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Why are many bond ETFs just like a worse-performing S&P? Question

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There is a common notion that bonds and stocks hedge each other: When business is not going well, companies borrow money to make up for sales and investments drying up, and government (especially Keynesian) tends to intervene with public works (paid for by borrowing money from the public) in a bid to revitalize the economy.

However, it seems like a lot of busywork to actually pick individual bonds and keep track of their maturation dates. For the lazy investor, ETFs are supposed to solve this problem - you just buy an ETF with bond exposure and someone else manages the day to day of maintaining a bond portfolio.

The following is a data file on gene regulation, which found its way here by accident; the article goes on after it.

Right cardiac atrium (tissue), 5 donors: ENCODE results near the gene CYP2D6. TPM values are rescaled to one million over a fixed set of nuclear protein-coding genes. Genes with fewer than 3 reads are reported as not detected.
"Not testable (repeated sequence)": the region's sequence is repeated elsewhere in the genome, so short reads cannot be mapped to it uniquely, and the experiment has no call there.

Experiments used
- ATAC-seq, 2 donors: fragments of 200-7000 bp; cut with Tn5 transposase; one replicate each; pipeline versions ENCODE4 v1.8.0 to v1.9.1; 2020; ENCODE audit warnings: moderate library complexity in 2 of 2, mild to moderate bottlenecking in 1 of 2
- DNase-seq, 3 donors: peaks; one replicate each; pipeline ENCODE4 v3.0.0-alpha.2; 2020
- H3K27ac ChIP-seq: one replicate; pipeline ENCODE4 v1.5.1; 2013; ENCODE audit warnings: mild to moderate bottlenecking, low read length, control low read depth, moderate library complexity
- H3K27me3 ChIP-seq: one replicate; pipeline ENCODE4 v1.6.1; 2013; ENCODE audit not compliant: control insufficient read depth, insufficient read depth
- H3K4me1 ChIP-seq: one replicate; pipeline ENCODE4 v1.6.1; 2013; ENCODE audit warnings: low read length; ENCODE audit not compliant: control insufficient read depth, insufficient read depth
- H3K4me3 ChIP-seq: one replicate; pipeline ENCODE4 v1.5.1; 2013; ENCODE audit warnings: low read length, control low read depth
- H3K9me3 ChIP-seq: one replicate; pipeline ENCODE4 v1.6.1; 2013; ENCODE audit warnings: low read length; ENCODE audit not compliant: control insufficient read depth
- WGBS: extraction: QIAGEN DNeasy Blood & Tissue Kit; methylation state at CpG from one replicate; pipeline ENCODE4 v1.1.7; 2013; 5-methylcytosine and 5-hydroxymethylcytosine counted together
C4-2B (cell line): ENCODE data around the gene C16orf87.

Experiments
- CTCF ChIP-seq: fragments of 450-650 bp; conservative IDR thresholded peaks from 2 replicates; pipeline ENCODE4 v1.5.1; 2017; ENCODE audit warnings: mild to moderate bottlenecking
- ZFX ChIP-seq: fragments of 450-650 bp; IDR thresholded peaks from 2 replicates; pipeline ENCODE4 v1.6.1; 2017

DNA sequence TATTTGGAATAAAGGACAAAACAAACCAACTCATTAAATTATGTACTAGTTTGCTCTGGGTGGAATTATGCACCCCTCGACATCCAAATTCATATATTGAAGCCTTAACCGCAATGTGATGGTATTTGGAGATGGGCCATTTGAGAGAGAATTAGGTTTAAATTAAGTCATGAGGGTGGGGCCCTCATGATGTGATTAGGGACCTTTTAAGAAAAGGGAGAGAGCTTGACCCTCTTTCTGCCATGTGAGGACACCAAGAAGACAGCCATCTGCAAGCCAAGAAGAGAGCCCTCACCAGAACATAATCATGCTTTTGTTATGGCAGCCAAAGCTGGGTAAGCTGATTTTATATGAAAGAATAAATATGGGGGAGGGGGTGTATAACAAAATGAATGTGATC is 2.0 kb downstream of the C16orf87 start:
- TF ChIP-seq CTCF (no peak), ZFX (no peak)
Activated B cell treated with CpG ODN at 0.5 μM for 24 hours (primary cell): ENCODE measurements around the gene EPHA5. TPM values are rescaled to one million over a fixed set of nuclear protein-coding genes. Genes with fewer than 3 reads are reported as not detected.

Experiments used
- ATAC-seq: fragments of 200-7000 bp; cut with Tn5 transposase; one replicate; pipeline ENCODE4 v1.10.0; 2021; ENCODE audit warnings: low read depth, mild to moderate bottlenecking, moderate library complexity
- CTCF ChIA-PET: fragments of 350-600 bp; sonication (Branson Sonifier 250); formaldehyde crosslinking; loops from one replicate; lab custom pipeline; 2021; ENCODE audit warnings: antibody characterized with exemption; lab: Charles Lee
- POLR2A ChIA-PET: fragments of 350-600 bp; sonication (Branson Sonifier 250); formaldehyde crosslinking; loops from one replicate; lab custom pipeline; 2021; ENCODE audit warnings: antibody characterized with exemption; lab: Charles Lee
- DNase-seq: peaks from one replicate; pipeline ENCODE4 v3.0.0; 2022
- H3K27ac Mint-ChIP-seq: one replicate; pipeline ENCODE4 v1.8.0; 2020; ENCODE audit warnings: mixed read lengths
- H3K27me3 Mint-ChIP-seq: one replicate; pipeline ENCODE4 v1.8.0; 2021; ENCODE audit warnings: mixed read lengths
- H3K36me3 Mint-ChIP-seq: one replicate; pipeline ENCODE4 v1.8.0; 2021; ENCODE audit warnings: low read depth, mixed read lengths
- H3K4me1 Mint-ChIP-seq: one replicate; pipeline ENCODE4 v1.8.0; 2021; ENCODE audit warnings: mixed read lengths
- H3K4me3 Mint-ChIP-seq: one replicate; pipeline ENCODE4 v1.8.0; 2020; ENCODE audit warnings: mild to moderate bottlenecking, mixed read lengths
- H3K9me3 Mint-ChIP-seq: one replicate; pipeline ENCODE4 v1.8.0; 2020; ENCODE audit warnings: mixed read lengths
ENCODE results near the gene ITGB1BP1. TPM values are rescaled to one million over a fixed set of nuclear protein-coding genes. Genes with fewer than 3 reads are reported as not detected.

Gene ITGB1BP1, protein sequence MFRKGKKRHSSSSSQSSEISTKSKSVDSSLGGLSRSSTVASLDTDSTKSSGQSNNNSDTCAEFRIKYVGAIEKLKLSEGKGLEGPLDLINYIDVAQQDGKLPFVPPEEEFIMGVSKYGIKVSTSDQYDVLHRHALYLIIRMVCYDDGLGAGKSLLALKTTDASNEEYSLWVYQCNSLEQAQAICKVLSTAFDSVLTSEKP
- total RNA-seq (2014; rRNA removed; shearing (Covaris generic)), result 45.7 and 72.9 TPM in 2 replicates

In practice, when I look at major bond ETFs like AGG, they follow the S&P very closely. They have the same shape, the same dips, except vertically compressed so that there is none of the upward trend of the S&P. That doesn't look like a hedge, that looks like a waste of money. What's going on here?

Has the market changed in recent years so that bonds have become correlated? Or are bond ETFs just not as good as picking your own bonds?

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